Breakout or rangebound in the dollar/loonie?

March 13, 2015 08:31 AM

The second half of North American trade was much like the first if you were to only look at U.S. equities as both the Dow and S&P 500 started out strong and ended the same way with both rising over 1% on the day by Thursday.

The U.S. dollar, on the other hand, made an about face just before lunch and maintained for the rest of the day. The dismal Retail Sales figures yesterday did the dollar no favors, but it was simply just a bump in the road on the way to ever higher levels for King Dollar.  At least that’s the theory that has been very successful over the last few months as the dollar has continued to gain, however, that likely won’t last forever.

One very important test of that dollar king of the hill mentality is in the USD/CAD which has been stuck in a 400 pip range since the end of January.  The leveling off of oil prices has helped the CAD from falling further, and the Bank of Canada deciding not to cut interest rates again chipped in as well.  However, oil broke out of its own range today to the downside, and some are calling for it to fall below the 2015 low of $43.57.  If that were to happen, the CAD may not be able to withstand the drop and could lose value against the USD.

On the other hand, Canada will be releasing their Employment Change tomorrow morning which is expected to decline by 3.5k.  Sometimes low expectations can be a blessing in disguise for an economy as even a lackluster result could be greater than anticipated, thus giving strength to its currency.  Last month’s Canadian Employment Change was expected to be dismal as well, but had a strong showing instead and served to strengthen the beaten down CAD and helped maintain the range it has been mired in.  If that were to be repeated, there’s a lot of room to the downside of the range.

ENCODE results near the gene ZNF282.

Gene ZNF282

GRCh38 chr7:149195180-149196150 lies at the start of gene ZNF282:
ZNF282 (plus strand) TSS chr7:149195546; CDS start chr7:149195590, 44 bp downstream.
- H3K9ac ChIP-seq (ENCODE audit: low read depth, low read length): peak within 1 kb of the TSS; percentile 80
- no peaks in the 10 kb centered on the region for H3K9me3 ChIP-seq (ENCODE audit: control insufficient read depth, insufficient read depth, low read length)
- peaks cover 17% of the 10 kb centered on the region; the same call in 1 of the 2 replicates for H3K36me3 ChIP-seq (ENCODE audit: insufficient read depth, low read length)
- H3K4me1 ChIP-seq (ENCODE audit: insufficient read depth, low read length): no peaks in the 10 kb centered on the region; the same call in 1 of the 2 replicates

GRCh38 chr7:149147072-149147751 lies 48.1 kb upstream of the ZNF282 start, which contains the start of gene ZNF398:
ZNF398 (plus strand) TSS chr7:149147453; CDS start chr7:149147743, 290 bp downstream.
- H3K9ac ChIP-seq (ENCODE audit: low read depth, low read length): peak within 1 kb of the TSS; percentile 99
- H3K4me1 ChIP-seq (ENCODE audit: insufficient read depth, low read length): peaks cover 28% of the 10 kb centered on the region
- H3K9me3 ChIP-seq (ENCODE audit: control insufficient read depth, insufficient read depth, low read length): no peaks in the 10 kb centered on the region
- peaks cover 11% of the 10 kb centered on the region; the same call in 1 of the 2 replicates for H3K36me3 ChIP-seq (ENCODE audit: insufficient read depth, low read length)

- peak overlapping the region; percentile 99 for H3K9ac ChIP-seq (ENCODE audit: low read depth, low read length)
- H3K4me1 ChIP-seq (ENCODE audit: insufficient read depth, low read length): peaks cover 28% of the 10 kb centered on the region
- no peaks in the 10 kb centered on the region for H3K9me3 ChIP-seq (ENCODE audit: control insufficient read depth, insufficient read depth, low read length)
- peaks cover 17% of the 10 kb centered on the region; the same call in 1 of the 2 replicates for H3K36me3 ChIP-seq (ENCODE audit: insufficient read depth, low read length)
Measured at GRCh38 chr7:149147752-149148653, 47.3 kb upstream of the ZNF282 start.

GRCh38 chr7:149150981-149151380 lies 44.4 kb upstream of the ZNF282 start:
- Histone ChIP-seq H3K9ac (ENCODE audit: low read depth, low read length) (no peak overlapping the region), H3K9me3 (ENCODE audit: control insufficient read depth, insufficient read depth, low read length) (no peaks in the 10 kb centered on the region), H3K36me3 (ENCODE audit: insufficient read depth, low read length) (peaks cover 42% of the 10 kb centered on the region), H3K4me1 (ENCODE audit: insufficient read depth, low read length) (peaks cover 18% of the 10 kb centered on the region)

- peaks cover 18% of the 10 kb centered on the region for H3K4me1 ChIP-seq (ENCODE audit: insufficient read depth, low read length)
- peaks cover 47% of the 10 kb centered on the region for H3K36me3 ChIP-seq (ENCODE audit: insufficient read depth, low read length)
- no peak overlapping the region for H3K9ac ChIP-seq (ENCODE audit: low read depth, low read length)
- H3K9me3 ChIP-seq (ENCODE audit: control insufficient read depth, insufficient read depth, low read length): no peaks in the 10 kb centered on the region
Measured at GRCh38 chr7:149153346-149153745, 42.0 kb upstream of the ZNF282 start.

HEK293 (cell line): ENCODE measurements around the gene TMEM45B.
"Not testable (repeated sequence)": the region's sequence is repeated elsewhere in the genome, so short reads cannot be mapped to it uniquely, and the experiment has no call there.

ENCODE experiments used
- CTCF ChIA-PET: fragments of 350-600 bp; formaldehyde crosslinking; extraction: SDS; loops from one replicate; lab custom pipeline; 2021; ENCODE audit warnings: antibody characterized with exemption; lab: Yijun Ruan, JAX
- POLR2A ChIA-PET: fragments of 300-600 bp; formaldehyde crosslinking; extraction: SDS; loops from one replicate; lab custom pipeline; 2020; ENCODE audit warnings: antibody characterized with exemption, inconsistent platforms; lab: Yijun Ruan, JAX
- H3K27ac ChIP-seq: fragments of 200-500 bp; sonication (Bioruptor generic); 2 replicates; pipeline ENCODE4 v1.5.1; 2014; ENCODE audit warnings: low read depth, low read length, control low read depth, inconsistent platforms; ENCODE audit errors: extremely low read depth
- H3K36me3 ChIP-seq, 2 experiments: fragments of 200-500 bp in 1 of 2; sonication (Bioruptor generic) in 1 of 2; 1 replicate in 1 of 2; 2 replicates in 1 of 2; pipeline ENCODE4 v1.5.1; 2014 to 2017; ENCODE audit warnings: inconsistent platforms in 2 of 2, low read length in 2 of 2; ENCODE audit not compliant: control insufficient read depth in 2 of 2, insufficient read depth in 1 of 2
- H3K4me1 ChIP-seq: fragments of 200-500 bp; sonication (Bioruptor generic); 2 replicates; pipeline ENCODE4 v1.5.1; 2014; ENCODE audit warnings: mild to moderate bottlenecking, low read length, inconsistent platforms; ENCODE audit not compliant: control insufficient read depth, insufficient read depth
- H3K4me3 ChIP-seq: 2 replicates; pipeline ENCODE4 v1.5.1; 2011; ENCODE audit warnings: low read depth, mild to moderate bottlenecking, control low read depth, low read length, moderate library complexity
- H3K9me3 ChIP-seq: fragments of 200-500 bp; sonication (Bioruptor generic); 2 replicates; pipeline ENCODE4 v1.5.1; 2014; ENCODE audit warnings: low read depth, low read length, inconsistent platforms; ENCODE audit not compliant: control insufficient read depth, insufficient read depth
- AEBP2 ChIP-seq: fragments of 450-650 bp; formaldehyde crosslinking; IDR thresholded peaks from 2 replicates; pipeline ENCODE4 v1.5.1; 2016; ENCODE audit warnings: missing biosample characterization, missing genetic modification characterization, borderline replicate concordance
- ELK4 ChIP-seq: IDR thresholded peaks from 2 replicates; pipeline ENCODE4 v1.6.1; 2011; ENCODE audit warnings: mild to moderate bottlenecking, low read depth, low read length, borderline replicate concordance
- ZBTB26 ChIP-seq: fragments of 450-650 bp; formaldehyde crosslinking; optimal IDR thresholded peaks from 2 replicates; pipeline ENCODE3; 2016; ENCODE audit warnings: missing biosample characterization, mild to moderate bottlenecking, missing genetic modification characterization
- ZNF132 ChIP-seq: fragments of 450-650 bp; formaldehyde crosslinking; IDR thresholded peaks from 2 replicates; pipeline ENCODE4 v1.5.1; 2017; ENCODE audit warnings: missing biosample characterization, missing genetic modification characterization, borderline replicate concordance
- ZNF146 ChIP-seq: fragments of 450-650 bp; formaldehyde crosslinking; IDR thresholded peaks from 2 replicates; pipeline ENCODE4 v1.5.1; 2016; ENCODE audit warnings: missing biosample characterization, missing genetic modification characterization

The worst case scenario for USD/CAD bears would be if crude oil continues to slide and Canadian Employment isn’t very encouraging. If that were to play out, the USD/CAD could easily challenge the 10-year high at 1.3062 as we get closer to the Federal Reserve’s monetary policy decision next week. Either way, tomorrow morning could be the decision point as to whether we see a strong breakout or this pair remains rangebound for the foreseeable future.

About the Author

Neal Gilbert is a senior market analyst at